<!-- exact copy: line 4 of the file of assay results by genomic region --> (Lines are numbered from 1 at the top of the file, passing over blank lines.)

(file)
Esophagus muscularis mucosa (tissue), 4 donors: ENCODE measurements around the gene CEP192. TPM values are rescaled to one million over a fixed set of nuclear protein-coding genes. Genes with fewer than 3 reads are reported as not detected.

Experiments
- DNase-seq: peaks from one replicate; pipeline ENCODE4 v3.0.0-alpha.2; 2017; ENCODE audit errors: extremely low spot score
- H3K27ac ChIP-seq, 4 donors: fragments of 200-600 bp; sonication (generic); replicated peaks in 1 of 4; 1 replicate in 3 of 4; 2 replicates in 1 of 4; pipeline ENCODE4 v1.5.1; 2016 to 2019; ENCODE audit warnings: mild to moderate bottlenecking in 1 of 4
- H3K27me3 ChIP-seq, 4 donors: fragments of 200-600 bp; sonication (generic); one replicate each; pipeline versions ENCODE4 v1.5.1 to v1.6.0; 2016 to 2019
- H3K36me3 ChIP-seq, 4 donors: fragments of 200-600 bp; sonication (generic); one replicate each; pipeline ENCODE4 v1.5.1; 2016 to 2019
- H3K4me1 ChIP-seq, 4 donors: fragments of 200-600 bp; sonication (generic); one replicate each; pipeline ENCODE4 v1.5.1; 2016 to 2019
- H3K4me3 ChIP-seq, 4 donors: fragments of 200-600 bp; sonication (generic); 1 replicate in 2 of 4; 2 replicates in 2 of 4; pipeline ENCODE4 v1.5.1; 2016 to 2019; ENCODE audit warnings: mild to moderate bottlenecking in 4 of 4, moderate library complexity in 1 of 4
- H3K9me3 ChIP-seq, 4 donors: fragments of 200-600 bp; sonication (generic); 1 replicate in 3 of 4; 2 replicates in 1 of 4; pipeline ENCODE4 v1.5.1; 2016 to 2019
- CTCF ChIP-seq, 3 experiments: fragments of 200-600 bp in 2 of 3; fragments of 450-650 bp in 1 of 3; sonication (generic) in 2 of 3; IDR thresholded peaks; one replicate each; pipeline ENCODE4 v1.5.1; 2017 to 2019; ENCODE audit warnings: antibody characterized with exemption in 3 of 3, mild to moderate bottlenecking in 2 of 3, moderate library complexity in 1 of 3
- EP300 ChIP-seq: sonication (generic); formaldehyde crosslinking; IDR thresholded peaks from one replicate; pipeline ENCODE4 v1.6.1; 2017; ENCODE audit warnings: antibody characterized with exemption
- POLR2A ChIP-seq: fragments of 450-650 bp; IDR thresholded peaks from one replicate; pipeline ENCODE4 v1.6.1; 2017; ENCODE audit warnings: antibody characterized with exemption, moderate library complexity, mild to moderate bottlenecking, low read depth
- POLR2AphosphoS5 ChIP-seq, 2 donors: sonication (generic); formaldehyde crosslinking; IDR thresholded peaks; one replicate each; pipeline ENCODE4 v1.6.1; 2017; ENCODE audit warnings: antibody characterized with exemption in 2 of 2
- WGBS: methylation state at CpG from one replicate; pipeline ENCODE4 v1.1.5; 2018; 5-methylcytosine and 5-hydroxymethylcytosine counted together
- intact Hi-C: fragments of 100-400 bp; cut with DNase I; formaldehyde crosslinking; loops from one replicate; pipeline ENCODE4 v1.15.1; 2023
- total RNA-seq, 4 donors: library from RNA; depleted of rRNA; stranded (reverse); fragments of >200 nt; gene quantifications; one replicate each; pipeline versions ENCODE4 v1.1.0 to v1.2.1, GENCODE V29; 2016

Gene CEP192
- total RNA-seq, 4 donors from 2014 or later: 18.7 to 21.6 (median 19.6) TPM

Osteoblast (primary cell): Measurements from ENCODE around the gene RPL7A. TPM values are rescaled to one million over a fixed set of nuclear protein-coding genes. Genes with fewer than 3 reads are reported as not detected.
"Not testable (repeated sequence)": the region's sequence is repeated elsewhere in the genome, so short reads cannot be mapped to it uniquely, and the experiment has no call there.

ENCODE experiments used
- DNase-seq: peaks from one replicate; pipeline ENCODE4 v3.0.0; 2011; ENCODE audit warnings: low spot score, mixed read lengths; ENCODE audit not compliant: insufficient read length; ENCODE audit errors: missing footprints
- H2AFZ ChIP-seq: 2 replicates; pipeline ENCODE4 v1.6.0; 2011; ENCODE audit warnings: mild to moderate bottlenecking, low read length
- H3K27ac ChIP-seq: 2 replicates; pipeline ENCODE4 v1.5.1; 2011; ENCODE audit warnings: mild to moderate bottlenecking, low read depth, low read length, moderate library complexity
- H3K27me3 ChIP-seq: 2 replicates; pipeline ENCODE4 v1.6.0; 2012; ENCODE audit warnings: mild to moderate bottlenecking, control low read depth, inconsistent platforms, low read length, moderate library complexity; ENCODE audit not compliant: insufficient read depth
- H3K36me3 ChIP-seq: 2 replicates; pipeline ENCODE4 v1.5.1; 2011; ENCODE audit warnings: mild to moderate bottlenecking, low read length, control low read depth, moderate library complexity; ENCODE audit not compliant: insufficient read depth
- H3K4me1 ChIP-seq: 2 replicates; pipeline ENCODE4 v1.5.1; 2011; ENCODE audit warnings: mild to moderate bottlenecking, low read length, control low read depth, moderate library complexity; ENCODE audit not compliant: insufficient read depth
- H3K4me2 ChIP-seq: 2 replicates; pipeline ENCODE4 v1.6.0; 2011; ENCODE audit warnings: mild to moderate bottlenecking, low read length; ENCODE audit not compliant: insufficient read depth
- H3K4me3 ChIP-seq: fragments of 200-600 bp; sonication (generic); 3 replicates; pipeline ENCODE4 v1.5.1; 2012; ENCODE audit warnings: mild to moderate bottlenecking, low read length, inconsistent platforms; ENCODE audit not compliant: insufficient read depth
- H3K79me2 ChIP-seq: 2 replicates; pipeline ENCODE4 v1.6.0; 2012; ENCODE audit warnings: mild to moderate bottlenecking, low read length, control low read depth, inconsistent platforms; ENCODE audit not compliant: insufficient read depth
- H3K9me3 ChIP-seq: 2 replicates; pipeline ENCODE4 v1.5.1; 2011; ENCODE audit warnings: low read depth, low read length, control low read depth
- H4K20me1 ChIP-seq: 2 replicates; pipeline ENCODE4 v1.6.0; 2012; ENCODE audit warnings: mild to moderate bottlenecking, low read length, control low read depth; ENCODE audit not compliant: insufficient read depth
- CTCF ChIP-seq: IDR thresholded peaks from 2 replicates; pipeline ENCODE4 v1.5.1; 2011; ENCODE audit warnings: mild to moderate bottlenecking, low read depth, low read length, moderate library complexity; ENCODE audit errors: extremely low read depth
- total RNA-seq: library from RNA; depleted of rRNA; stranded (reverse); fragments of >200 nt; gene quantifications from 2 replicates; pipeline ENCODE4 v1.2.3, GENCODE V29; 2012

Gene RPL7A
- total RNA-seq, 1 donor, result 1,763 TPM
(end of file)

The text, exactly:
- H3K27ac ChIP-seq, 4 donors: fragments of 200-600 bp; sonication (generic); replicated peaks in 1 of 4; 1 replicate in 3 of 4; 2 replicates in 1 of 4; pipeline ENCODE4 v1.5.1; 2016 to 2019; ENCODE audit warnings: mild to moderate bottlenecking in 1 of 4